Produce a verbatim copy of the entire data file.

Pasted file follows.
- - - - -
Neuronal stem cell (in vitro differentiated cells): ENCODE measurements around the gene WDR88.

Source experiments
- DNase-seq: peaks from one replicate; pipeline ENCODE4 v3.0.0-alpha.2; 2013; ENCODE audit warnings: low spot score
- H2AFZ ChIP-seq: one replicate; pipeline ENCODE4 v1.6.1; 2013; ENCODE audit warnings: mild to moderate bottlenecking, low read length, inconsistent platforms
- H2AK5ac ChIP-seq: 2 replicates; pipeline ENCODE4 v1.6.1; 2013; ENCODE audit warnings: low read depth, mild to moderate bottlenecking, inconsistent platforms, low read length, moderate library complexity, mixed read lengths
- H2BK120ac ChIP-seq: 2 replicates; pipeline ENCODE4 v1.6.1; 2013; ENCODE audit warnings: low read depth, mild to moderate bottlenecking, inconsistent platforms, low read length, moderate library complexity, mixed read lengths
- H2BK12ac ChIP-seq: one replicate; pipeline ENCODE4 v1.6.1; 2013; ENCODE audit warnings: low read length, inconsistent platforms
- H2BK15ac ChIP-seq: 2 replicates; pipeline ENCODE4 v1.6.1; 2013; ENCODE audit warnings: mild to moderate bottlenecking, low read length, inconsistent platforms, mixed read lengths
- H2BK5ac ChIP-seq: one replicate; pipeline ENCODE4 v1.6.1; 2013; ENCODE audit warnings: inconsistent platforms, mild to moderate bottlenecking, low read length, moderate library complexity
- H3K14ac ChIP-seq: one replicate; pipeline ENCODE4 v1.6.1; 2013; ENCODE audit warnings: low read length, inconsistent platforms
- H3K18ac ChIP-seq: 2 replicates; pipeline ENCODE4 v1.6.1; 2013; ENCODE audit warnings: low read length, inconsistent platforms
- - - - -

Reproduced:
Neuronal stem cell (in vitro differentiated cells): ENCODE measurements around the gene WDR88.

Source experiments
- DNase-seq: peaks from one replicate; pipeline ENCODE4 v3.0.0-alpha.2; 2013; ENCODE audit warnings: low spot score
- H2AFZ ChIP-seq: one replicate; pipeline ENCODE4 v1.6.1; 2013; ENCODE audit warnings: mild to moderate bottlenecking, low read length, inconsistent platforms
- H2AK5ac ChIP-seq: 2 replicates; pipeline ENCODE4 v1.6.1; 2013; ENCODE audit warnings: low read depth, mild to moderate bottlenecking, inconsistent platforms, low read length, moderate library complexity, mixed read lengths
- H2BK120ac ChIP-seq: 2 replicates; pipeline ENCODE4 v1.6.1; 2013; ENCODE audit warnings: low read depth, mild to moderate bottlenecking, inconsistent platforms, low read length, moderate library complexity, mixed read lengths
- H2BK12ac ChIP-seq: one replicate; pipeline ENCODE4 v1.6.1; 2013; ENCODE audit warnings: low read length, inconsistent platforms
- H2BK15ac ChIP-seq: 2 replicates; pipeline ENCODE4 v1.6.1; 2013; ENCODE audit warnings: mild to moderate bottlenecking, low read length, inconsistent platforms, mixed read lengths
- H2BK5ac ChIP-seq: one replicate; pipeline ENCODE4 v1.6.1; 2013; ENCODE audit warnings: inconsistent platforms, mild to moderate bottlenecking, low read length, moderate library complexity
- H3K14ac ChIP-seq: one replicate; pipeline ENCODE4 v1.6.1; 2013; ENCODE audit warnings: low read length, inconsistent platforms
- H3K18ac ChIP-seq: 2 replicates; pipeline ENCODE4 v1.6.1; 2013; ENCODE audit warnings: low read length, inconsistent platforms